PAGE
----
Chappie gave me cancer

Chappie is a truly inexcusable movie, the kind that would be laughed out of most entry-level film classes. The fact that this script and this director and these plot elements can get $50 million budget and wide release is staggering.

Writer/director Neill Blomkamp’s third nearly identical effort returns viewers to Johannesburg. Crime-ridden as ever, the police force have turned to automatons with limited artificial intelligence, real rabbit-looking things, to keep the peace. Ninja and Yo-landi Visser of the rap band Die Antwoord (these people) find themselves $20 million in the hole to local gang boss Hippo (Brandon Auret), and, being incredibly stupid, decide their best option is to get the remote to one of these robots from their designer, Deon Wilson (Dev Patel). They kidnap Wilson with a decommissioned police bot that he intended to try to run experimental full artificial intelligence software on. The rappers force him to activate the robot, creating Chappie (Sharlto Copley).

In a lot of ways, it’s more important to science fiction than any other genre to have a grounding in reality, and this movie has none in either the science or the fiction. Chappie’s life is necessarily brief — his chasis was decommissioned because the battery fused inside it, leaving him with five days of power and no way to recharge. His motivation is to get his consciousness into a new chasis, but Wilson, for some reason, says it can’t be done. Chappie searches for a way to convert his mind into a readable program while I and anyone else with a middle school understanding of computers scream at the screen, “It’s his hard drive! It’s in his fucking hard drive!”

Chappie will eventually find this conversion and use it to upload some of his human friends into robotic bodies, because making the soul of a human being interchangeable with software is somehow easier than switching out hardware.

The fiction half of the equation is also horrible. These characters don’t just not understand computers, they don’t understand how to dress themselves. Apparently, the entire concept behind Chappie was to shoot what would happen if Die Antwoord got to raise a robot child, and the duo had a lot of influence over the eyesore set and costume design and their dialogue, which approaches Tommy Wiseau levels of bad.

Highlights of the visual absurdity include Ninja’s popcorn-yellow M16 and everything Yo-landi even looks at, including using Band-Aids as jewelry and wearing apparent film merchandise in the film itself. Photo courtesy Columbia Pictures.

Let’s talk about these guys for a second. Die Antwoord is the poster group for a counterculture movement– see, you can’t even get through a basic description without hitting a bad oxymoron. There is no such thing as a counterculture movement. If it’s big enough to be a movement, it’s part of the culture, and even if it truly rejects that culture’s norms, it is still a function of and beholden to said culture. It’s like putting “anarchist” on your business card. It is a concept so pointless, so self-defeating that the only thing one can truly know about self-proclaimed members is that they either don’t realize their rebellion is commonplace and completely predictable or they think they can convince people that it’s not.

Die Antwoord is the poster group for a “counterculture movement” called Zef. In theory, it’s a mode of self-expression for lower-middle class white South Africans. In practice, it’s essentially South Africa’s version of white trash. Instead of honky-tonk music and Confederate flag bikinis, the South African aesthetic favors white hip hop and, going from Die Antwoord’s example at least, dressing like Charlize Theron’s retarded character from Arrested DevelopmentTheir characters, the music and set design are drenched in this aesthetic, which is a terrible idea for a movie that’s going to leave South Africa. The best-case scenario is viewers won’t understand the context. The more likely scenario is they’ll lose interest in trying to.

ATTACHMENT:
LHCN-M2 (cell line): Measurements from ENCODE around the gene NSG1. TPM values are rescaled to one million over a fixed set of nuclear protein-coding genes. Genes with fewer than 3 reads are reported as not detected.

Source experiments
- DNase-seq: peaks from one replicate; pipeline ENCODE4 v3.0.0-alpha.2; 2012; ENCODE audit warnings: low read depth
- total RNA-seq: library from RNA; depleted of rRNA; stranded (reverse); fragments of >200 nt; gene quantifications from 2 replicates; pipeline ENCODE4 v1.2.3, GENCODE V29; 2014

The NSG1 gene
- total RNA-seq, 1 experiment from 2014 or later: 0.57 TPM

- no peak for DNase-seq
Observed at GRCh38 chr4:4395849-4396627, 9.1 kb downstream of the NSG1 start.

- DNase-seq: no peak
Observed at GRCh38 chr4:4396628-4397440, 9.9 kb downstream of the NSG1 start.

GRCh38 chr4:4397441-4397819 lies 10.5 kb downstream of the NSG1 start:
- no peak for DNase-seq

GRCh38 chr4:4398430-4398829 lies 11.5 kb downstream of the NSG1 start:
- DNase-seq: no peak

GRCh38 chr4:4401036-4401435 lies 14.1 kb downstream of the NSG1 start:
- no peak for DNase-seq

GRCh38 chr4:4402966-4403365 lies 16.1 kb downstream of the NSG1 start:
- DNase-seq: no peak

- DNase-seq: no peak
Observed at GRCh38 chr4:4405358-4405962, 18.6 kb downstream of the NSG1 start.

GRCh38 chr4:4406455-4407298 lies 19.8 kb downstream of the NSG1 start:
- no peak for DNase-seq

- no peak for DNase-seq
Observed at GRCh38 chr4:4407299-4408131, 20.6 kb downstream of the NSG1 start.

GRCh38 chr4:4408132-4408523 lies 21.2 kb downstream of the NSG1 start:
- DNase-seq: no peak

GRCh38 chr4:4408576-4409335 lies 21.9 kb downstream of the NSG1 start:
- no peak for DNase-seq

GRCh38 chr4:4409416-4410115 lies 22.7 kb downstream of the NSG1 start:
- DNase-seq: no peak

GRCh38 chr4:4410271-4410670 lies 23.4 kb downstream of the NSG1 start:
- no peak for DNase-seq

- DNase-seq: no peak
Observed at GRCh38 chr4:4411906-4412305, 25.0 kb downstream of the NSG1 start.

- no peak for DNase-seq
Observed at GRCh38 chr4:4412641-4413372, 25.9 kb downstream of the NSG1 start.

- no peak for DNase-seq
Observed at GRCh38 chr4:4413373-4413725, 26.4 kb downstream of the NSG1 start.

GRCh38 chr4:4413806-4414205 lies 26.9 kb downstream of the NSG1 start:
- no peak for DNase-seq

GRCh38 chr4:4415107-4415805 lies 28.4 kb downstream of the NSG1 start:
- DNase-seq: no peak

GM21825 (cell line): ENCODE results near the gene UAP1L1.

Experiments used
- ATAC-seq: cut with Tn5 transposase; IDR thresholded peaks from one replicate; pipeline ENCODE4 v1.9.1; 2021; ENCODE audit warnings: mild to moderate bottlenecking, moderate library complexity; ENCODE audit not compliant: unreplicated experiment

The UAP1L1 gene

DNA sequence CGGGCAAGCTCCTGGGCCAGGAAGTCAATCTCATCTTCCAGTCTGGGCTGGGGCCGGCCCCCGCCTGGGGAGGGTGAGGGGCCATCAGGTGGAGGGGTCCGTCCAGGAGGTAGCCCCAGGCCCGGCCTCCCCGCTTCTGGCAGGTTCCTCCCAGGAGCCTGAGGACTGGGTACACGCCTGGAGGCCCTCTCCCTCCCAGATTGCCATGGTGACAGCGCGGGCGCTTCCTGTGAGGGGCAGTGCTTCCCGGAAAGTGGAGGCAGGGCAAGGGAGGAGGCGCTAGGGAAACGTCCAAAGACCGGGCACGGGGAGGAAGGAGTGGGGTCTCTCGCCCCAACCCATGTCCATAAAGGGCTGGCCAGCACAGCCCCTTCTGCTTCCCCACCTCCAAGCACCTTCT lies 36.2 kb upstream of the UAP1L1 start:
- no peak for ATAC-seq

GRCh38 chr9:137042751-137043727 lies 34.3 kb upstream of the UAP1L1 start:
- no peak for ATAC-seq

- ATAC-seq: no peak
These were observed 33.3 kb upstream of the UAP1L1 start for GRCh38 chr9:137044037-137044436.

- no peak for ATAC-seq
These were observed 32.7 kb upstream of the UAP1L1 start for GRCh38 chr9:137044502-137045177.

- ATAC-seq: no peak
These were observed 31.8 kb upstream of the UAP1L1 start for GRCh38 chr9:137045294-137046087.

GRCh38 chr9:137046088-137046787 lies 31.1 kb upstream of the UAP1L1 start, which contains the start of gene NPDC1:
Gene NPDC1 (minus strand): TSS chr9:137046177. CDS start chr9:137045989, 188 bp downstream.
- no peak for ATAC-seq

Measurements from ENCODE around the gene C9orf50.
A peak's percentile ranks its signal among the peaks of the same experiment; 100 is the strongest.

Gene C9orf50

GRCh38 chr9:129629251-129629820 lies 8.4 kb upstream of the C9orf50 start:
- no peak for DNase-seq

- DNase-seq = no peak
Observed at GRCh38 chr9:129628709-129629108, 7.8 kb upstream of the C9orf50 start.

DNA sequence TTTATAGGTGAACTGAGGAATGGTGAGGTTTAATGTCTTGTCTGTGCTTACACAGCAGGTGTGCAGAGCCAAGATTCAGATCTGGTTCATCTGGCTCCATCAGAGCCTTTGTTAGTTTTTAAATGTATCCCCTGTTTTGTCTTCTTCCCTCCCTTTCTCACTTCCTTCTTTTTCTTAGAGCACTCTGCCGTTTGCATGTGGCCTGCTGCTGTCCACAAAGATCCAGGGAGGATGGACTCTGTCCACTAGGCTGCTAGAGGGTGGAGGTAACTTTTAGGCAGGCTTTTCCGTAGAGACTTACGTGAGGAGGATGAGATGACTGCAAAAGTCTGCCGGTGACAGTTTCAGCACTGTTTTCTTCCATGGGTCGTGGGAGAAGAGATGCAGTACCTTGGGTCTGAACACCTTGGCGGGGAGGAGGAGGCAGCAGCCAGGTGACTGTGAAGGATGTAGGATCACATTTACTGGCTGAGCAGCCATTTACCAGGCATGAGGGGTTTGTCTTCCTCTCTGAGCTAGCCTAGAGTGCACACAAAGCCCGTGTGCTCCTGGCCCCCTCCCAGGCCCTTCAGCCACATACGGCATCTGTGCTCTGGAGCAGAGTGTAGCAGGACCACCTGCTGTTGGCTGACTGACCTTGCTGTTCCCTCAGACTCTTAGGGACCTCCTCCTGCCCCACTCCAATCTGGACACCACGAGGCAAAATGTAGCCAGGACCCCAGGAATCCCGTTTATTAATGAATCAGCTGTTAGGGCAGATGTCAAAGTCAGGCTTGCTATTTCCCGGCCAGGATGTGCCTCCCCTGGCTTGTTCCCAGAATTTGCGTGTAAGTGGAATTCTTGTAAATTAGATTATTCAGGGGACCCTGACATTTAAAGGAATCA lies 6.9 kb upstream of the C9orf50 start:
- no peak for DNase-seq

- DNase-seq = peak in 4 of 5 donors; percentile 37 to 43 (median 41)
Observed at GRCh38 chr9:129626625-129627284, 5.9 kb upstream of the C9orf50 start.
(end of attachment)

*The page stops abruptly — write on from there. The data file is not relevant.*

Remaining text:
Ninja and Visser are supposedly playing themselves, or at least alternate versions of themselves where they’re actually gangsters and not just pretending to be. The whole rappers as hero gangsters thing stopped being cool when Biggie died, and the trope’s return is unwelcome here. Their characters are shitty, hollow impressions of how they think criminals are supposed to act, and the best way to enjoy the film is to fantasize about their gruesome deaths.

It’s safe now to say that Blomkamp is the Nickleback of ’10s cinema. He broke out with this distinctive visual style and setting with District 9 and has abjectly refused to move off that style or adapt it in any way. It feels like you’re still watching the exact same movie, and it’s not a movie worth watching again and again. District 9 was exciting because it seemed to betray a potential rising star director, but six years later, I don’t know if he’s left the set yet.

He was recently set to helm the next Alien reboot, meaning we will finally have the answer to the question of which is worse — and Alien where everything is sand-colored and, somehow, an Apartheid metaphor, or yet another treatment from Ridley “still haven’t topped Blade Runner” Scott.

Leopold Knopp is a formerly professional film critic, licensed massage therapist and journalism student at the University of North Texas. I am still not interested in temporary solutions. I’ve had a change of heart about reader input. It is now welcomed and encouraged. Like Reel Entropy on Facebook, follow it on Twitter when I can be bothered to make one, and shoot questions to reelentropy@gmail.com.

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